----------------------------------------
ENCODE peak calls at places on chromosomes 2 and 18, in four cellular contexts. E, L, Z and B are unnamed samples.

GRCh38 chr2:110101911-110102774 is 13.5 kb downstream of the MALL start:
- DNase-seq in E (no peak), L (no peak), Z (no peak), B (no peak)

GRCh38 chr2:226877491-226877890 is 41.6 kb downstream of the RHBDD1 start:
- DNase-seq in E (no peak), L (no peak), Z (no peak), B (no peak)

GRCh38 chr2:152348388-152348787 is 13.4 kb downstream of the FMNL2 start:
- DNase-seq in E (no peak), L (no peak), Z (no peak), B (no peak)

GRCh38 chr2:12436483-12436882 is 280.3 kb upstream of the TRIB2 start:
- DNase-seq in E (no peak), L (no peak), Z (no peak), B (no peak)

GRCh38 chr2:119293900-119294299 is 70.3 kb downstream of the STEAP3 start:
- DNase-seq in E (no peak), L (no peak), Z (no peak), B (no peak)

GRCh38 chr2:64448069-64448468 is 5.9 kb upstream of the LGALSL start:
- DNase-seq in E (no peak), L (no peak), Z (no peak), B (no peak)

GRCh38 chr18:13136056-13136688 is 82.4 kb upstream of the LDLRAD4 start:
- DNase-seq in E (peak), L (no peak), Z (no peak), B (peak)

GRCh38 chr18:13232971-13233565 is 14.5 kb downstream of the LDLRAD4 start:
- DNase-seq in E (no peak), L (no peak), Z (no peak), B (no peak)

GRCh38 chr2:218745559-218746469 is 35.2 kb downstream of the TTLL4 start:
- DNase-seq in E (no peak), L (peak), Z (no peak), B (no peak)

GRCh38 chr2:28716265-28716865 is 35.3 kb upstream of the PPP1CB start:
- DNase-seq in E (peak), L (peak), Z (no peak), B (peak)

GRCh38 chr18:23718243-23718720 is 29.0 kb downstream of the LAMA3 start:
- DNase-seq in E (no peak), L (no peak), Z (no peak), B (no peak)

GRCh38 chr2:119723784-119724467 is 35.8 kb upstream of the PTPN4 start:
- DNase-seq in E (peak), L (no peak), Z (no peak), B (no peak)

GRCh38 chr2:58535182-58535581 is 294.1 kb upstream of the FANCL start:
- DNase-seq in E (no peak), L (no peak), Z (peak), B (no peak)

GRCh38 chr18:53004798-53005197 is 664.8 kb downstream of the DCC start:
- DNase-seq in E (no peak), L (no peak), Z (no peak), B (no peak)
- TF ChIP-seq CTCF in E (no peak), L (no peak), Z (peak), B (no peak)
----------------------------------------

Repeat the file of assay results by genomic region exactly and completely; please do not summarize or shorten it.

ENCODE peak calls at places on chromosomes 2 and 18, in four cellular contexts. E, L, Z and B are unnamed samples.

GRCh38 chr2:110101911-110102774 is 13.5 kb downstream of the MALL start:
- DNase-seq in E (no peak), L (no peak), Z (no peak), B (no peak)

GRCh38 chr2:226877491-226877890 is 41.6 kb downstream of the RHBDD1 start:
- DNase-seq in E (no peak), L (no peak), Z (no peak), B (no peak)

GRCh38 chr2:152348388-152348787 is 13.4 kb downstream of the FMNL2 start:
- DNase-seq in E (no peak), L (no peak), Z (no peak), B (no peak)

GRCh38 chr2:12436483-12436882 is 280.3 kb upstream of the TRIB2 start:
- DNase-seq in E (no peak), L (no peak), Z (no peak), B (no peak)

GRCh38 chr2:119293900-119294299 is 70.3 kb downstream of the STEAP3 start:
- DNase-seq in E (no peak), L (no peak), Z (no peak), B (no peak)

GRCh38 chr2:64448069-64448468 is 5.9 kb upstream of the LGALSL start:
- DNase-seq in E (no peak), L (no peak), Z (no peak), B (no peak)

GRCh38 chr18:13136056-13136688 is 82.4 kb upstream of the LDLRAD4 start:
- DNase-seq in E (peak), L (no peak), Z (no peak), B (peak)

GRCh38 chr18:13232971-13233565 is 14.5 kb downstream of the LDLRAD4 start:
- DNase-seq in E (no peak), L (no peak), Z (no peak), B (no peak)

GRCh38 chr2:218745559-218746469 is 35.2 kb downstream of the TTLL4 start:
- DNase-seq in E (no peak), L (peak), Z (no peak), B (no peak)

GRCh38 chr2:28716265-28716865 is 35.3 kb upstream of the PPP1CB start:
- DNase-seq in E (peak), L (peak), Z (no peak), B (peak)

GRCh38 chr18:23718243-23718720 is 29.0 kb downstream of the LAMA3 start:
- DNase-seq in E (no peak), L (no peak), Z (no peak), B (no peak)

GRCh38 chr2:119723784-119724467 is 35.8 kb upstream of the PTPN4 start:
- DNase-seq in E (peak), L (no peak), Z (no peak), B (no peak)

GRCh38 chr2:58535182-58535581 is 294.1 kb upstream of the FANCL start:
- DNase-seq in E (no peak), L (no peak), Z (peak), B (no peak)

GRCh38 chr18:53004798-53005197 is 664.8 kb downstream of the DCC start:
- DNase-seq in E (no peak), L (no peak), Z (no peak), B (no peak)
- TF ChIP-seq CTCF in E (no peak), L (no peak), Z (peak), B (no peak)